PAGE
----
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South Florida pregnant inmate seeks release, says unborn baby is innocent of crimes

Natalia Harrell, 24, says the jail staff has endangered her unborn child by refusing proper prenatal care.
Credit: Miami-Dade County Corrections and Rehabilitation
Natalia Harrell, 24.

MIAMI — A pregnant inmate in Miami is alleging that her unborn child is being illegally detained and has not received the proper care, according to multiple reports.

Natalia Harrell, 24, has been in custody, without bond, at the Turner Guilford Knight Correctional Center since July after she was accused of fatally shooting another woman, the Washington Post reported. 

At the time, Harrell was six weeks pregnant. Now, she is eight months and says the jail staff has endangered the fetus by refusing proper prenatal care. 

In the example explained in her emergency writ of habeas corpus submitted last week, she alleged that she was trapped in a corrections van without air condition while temperatures exceeded 100 degrees, and she hadn't seen an obstetrician-gynecologist since October.

The Miami Herald first reported that Harrell's attorney, William M. Norris, submitted the 24-page document last week, which allows the court to determine whether someone’s imprisonment is lawful. 

Norris argued that the fetus’ incarceration is a violation of his rights guaranteed by the U.S. and Florida constitutions.

“UNBORN CHILD has not been charged with any crime by the State,” the writ of habeas corpus said. ”Further, the State has placed the UNBORN CHILD in such inherently dangerous environment by placing the UNBORN CHILD in close proximity to violent criminal offenders.”

The Herald reported that the submitted documents argue that the unborn child should be released to receive the necessary care and treatment, to be free from "unlawful and illegal detention" and to avoid entering the world in a dangerous environment like a prison cell.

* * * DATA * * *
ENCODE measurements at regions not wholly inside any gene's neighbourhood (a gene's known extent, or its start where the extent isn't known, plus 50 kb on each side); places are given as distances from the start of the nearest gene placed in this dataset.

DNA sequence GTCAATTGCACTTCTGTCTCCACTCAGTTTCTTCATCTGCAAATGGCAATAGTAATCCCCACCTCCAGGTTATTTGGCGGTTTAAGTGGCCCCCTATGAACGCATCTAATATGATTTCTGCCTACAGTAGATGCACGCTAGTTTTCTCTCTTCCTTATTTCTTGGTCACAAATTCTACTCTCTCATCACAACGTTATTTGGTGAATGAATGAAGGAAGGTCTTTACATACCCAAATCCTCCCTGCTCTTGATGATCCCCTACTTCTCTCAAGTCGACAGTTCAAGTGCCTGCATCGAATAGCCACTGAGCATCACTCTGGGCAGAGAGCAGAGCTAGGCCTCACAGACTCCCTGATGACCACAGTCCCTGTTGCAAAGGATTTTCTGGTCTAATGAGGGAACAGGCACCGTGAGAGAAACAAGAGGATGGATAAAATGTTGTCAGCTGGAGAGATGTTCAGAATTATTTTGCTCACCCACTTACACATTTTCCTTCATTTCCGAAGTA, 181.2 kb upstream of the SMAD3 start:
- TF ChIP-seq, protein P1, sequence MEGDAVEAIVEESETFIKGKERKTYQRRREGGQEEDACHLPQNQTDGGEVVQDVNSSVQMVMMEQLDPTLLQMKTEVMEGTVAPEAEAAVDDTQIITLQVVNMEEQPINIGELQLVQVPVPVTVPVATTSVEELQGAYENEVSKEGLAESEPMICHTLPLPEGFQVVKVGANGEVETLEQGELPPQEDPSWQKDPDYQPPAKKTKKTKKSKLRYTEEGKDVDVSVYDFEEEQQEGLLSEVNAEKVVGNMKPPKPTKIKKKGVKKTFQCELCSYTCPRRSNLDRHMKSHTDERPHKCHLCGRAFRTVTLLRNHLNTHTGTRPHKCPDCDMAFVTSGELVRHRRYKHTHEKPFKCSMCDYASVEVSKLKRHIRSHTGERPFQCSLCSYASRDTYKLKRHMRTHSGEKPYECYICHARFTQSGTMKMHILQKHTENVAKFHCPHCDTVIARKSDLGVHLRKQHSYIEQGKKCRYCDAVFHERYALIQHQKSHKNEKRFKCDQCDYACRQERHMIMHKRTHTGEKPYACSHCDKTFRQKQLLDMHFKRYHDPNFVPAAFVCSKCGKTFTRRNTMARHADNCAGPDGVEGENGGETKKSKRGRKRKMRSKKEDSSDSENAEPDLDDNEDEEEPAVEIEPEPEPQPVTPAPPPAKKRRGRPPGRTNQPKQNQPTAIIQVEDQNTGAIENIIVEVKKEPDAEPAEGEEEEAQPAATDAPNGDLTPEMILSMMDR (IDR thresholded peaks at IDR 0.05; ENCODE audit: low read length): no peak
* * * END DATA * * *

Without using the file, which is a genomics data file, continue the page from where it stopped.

“An unborn child has rights independent of its mother, even though it’s still in the womb,” Norris told the Washington Post. “The unborn child has been deprived of due process of law in this incarceration. You simply have to have the unborn child as a factor in the equation.”

The Post explained that Norris' argument hinged on the idea that Harrell's unborn child is a person and the belief that a fetus is a person entitled to conditional protections. 

On Monday, Florida Attorney General Ashley Moody's office filed a motion to dismiss Norris's petition, saying he didn't provide the necessary documents to support the allegations about inadequate medical treatment, according to the Post. 

A spokesperson for the Miami-Date County corrections rehabilitation told the Post they are "committed to ensuring all inmates receive professional, timely medical care and all appropriate treatment."

The habeas corpus petition argues that the detention center employees have failed to provide Harrell vitamins, liquids and nutritional food that physicians advised would assist her fetus’s development, the writ says.

On Tuesday, Norris filed a response to the state’s motion to dismiss the petition, reasserting that a fetus is a person and that it has no other legal relief because it is not charged with any crime and thus has no ongoing court cases under which to file claims.

Norris told the Post he’ll continue to fight for the fetus’s freedom.

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